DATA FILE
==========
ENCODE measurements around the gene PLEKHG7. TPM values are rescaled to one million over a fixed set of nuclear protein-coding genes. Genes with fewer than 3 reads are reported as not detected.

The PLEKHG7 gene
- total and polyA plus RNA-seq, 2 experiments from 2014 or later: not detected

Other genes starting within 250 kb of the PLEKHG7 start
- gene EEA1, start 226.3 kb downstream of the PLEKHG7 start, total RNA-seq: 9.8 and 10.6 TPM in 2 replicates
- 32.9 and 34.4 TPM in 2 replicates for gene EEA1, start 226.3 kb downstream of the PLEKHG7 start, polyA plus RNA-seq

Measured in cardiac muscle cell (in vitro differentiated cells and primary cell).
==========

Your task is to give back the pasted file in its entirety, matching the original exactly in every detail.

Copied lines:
ENCODE measurements around the gene PLEKHG7. TPM values are rescaled to one million over a fixed set of nuclear protein-coding genes. Genes with fewer than 3 reads are reported as not detected.

The PLEKHG7 gene
- total and polyA plus RNA-seq, 2 experiments from 2014 or later: not detected

Other genes starting within 250 kb of the PLEKHG7 start
- gene EEA1, start 226.3 kb downstream of the PLEKHG7 start, total RNA-seq: 9.8 and 10.6 TPM in 2 replicates
- 32.9 and 34.4 TPM in 2 replicates for gene EEA1, start 226.3 kb downstream of the PLEKHG7 start, polyA plus RNA-seq

Measured in cardiac muscle cell (in vitro differentiated cells and primary cell).